Employees committing fraud often go out of the way to help others and gain trust, work longer hours, and rarely take time off. By doing this, they start handling several tasks, with less oversight. Similarly, employees with financial situations in their personal lives or those angry with their managers are more likely to commit fraud to revenge.

Small business owners are surprised to find out the people they least expect to commit the crime. So, it’s crucial to know their staff and regularly engage them in discussions.

Set up a fraud risk policy and maintain internal control

Setting up a fraud policy to inform employees about the types of theft and their consequences is crucial. All employees should be aware of the consequences they have to bear if they commit fraud. Honest employees are an asset because they can help in raising alarm in case of an abnormal activity performed by their coworkers. An anonymous system for reporting fraud eases reporting cases by keeping employee’s identity safe. This helps in detecting and preventing fraud.

Creating and maintaining internal controls can detect and prevent fraud. Restricting access to financial account data, establishing multi-person sign-off, accounting, and payroll functions, and performing an overview of audit logs to ensure the integrity of the books.

Segregate Accounting Duties

Many small companies have a single person for handling bookkeeping, managing and recording client receivables, paying invoices, processing payments, and other functions in accounting software. Because the same person does everything, it’s easy for the business owner to miss fraud.

Businesses should have at least two persons handling these functions interchangeably, keeping the accounting functions separate, or hire a third party or a virtual CFP to handle accounting functions.

Live the Corporate Culture

Creating a positive work environment prevents fraud and theft. A clear organizational structure, well-written policies and procedures, and fair employment practices creates a culture of trust and happy work conditions for all employees. An open-door policy can also provide a great fraud prevention system as it gives employees open lines of communication with management.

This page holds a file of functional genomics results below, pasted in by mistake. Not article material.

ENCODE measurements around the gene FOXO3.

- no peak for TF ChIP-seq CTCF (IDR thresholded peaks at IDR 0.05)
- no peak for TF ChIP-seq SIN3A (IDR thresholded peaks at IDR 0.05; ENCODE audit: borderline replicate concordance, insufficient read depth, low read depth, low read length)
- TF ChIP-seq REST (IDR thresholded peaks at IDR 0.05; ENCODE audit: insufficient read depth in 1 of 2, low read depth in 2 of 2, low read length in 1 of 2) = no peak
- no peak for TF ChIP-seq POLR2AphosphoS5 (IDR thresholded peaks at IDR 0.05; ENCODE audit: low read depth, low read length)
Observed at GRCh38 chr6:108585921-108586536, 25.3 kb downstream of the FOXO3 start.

The management of the business should lead by example and hold everyone accountable for their actions, no matter what their position is. It’s extremely important to prevent fraud as it can have a great financial impact on business, legal problems, and a ruined reputation.

Many accountants specialize in a subfield of the accounting profession, such as fraud, to become lifelong learners and stay up to date with the latest laws and regulations that govern their field. Fraud costs billions of dollars for companies each year. To prevent and uncover fraud, companies seek the services of industry experts known as certified fraud examiners (CFEs).

The CFEs possess expert accounting skills and in-depth knowledge of how fraudsters attempt to defraud companies. Many companies seek CFEs and professionals with business fraud certification who have in-depth knowledge of each leg of the fraud tree, causes, mitigation techniques, and fraud evaluation methods and fraud red flags, to prevent and uncover fraud.

Frauds still occur with the strong anti-fraud processes in place. For this reason, it’s important to develop a thorough fraud response plan before falling prey to it. The plan should clearly outline what to do in case of discovering a fraud, reporting it to law enforcement, informing creditors, retaining files, and conducting a fraud investigation are important steps to stop fraud and prevent others from becoming victims.